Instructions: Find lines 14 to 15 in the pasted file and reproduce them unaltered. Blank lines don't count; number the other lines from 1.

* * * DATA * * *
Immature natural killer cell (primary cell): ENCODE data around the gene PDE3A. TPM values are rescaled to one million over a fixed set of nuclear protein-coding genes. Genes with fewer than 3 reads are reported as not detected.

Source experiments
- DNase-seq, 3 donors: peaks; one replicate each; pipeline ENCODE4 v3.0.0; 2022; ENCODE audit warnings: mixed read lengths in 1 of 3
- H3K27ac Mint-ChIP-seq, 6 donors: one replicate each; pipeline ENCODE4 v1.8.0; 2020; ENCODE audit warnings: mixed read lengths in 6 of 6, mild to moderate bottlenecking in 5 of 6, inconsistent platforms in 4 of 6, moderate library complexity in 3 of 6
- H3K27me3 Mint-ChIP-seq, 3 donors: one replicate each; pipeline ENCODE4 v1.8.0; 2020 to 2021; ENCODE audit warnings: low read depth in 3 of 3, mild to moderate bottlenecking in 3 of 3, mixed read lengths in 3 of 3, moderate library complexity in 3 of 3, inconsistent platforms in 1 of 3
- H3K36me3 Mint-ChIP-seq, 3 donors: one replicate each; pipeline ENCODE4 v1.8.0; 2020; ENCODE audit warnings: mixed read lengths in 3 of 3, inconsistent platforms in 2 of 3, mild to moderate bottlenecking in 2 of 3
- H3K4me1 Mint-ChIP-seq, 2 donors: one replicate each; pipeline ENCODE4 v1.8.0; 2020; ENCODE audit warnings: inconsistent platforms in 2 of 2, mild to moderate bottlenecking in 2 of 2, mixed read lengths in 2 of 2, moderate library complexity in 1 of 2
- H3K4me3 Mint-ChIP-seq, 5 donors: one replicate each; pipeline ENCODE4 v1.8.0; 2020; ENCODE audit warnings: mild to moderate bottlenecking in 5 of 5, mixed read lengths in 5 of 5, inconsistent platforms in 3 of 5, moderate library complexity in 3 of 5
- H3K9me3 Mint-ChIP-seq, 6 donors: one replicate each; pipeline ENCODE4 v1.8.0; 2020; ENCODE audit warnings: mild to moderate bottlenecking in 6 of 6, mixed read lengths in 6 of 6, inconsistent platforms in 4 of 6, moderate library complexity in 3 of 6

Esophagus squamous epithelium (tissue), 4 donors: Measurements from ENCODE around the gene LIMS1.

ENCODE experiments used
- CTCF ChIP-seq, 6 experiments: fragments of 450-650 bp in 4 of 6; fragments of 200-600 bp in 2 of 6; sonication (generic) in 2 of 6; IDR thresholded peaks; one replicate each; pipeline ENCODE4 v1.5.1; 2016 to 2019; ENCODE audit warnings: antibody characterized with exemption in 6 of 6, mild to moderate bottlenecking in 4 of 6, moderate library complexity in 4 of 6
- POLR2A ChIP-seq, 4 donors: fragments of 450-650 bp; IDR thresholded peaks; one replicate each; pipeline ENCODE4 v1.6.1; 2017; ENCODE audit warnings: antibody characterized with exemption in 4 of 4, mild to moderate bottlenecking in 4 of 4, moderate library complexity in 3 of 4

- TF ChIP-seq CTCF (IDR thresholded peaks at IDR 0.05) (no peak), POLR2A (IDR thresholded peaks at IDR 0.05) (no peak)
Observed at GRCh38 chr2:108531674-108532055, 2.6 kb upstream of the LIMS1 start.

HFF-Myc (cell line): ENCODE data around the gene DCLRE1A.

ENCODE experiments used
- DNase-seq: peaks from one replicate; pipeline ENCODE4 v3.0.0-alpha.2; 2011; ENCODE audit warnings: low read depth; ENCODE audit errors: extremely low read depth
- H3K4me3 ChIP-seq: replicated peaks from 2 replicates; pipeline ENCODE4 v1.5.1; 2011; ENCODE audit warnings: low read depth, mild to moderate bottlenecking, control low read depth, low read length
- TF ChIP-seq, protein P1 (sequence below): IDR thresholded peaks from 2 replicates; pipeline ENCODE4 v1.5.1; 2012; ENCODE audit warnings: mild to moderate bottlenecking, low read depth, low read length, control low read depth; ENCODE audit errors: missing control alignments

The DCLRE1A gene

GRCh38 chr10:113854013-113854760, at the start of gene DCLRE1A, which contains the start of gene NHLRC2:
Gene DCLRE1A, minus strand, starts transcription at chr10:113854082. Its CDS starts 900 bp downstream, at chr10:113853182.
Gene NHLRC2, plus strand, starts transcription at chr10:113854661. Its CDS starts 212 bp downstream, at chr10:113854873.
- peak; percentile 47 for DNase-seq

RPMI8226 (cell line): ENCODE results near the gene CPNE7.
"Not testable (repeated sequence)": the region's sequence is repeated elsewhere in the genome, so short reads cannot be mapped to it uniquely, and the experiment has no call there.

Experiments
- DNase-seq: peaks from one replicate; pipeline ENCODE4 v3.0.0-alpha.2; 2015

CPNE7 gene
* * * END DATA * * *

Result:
- TF ChIP-seq CTCF (IDR thresholded peaks at IDR 0.05) (no peak), POLR2A (IDR thresholded peaks at IDR 0.05) (no peak)
Observed at GRCh38 chr2:108531674-108532055, 2.6 kb upstream of the LIMS1 start.